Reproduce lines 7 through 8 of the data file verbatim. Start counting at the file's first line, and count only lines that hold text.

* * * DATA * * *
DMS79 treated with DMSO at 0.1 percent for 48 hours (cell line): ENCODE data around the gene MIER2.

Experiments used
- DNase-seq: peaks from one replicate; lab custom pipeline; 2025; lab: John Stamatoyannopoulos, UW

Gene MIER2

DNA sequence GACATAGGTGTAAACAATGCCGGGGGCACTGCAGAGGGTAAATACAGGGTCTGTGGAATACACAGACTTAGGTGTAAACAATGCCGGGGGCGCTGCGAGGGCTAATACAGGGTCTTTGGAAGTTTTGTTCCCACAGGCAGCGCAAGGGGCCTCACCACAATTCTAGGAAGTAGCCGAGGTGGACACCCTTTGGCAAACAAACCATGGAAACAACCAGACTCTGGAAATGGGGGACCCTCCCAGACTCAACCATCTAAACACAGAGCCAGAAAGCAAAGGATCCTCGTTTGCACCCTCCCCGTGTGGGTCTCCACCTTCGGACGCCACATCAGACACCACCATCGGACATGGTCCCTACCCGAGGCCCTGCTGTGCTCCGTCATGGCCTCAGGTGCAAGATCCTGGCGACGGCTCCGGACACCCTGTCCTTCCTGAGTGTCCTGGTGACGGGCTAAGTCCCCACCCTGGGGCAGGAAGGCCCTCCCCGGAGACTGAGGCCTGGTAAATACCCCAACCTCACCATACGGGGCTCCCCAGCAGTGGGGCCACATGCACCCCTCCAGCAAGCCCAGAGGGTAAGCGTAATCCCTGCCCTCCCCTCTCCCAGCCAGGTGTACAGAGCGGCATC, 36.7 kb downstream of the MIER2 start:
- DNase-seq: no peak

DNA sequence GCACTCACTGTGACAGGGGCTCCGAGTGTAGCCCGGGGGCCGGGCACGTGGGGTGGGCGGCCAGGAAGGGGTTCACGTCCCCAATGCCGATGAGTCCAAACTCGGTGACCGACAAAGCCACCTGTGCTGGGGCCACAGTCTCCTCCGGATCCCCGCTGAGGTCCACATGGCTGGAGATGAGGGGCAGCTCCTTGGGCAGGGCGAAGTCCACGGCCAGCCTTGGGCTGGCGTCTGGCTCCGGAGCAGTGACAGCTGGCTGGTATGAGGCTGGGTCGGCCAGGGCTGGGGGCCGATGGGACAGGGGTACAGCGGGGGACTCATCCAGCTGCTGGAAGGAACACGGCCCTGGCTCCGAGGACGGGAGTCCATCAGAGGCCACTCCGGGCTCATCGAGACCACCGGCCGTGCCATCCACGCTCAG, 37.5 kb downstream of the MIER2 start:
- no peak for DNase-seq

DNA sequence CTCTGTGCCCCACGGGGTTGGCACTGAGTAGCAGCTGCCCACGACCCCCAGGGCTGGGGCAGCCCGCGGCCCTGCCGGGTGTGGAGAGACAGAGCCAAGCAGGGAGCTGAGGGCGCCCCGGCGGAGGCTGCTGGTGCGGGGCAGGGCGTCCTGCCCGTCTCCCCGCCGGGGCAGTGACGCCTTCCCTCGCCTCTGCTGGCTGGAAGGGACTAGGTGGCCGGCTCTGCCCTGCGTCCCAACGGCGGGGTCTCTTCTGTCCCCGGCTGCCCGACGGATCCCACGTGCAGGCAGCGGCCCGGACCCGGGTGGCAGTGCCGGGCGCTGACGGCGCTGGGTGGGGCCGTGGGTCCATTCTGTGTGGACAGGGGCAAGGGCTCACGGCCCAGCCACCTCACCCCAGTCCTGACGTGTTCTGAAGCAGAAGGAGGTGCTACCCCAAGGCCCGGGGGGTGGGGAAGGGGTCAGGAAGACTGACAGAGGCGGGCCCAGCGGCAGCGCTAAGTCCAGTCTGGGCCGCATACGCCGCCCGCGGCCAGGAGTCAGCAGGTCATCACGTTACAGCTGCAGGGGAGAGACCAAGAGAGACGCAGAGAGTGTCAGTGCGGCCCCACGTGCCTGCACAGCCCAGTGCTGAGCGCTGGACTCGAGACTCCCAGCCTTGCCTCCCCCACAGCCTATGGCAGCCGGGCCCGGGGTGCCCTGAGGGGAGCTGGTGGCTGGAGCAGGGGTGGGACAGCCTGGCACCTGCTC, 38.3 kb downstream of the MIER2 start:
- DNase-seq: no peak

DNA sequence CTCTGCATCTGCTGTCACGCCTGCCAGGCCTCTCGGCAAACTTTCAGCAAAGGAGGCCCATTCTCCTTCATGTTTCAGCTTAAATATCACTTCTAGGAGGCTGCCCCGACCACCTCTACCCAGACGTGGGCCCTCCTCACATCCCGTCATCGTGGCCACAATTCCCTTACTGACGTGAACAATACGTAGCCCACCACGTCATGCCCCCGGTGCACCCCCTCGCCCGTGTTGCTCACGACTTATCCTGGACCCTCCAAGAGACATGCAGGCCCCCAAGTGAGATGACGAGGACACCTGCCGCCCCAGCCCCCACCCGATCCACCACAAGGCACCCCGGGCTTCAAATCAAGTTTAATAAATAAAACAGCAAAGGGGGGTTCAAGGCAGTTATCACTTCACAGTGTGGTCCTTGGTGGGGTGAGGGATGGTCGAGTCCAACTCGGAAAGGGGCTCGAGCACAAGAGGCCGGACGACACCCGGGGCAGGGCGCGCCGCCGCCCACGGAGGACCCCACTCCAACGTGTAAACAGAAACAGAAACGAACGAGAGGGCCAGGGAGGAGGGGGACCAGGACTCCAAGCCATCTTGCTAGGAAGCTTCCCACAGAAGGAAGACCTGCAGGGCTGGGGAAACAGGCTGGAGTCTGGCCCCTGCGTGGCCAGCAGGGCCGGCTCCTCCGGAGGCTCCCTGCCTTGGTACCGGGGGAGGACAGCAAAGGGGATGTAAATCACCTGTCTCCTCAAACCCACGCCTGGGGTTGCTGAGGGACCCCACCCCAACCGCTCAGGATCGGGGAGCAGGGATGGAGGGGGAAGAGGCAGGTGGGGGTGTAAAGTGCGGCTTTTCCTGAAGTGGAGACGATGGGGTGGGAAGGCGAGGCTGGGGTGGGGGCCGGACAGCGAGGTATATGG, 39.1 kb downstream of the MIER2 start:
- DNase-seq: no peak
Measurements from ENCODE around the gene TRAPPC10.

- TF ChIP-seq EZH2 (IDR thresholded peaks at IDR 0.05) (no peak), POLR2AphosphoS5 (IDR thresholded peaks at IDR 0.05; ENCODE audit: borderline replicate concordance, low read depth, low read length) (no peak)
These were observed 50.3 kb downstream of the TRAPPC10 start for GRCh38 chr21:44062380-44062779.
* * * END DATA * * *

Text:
DNA sequence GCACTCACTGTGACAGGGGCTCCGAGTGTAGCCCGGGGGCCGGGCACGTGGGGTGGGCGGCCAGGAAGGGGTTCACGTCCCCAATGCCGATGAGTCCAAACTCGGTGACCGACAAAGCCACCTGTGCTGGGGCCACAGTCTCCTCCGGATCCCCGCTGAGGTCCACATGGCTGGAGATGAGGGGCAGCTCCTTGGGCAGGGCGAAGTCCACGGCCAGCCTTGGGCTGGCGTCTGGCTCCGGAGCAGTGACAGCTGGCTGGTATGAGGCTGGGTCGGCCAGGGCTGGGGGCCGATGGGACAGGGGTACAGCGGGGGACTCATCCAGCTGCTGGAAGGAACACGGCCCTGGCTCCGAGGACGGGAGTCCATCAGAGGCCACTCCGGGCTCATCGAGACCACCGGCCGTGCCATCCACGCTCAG, 37.5 kb downstream of the MIER2 start:
- no peak for DNase-seq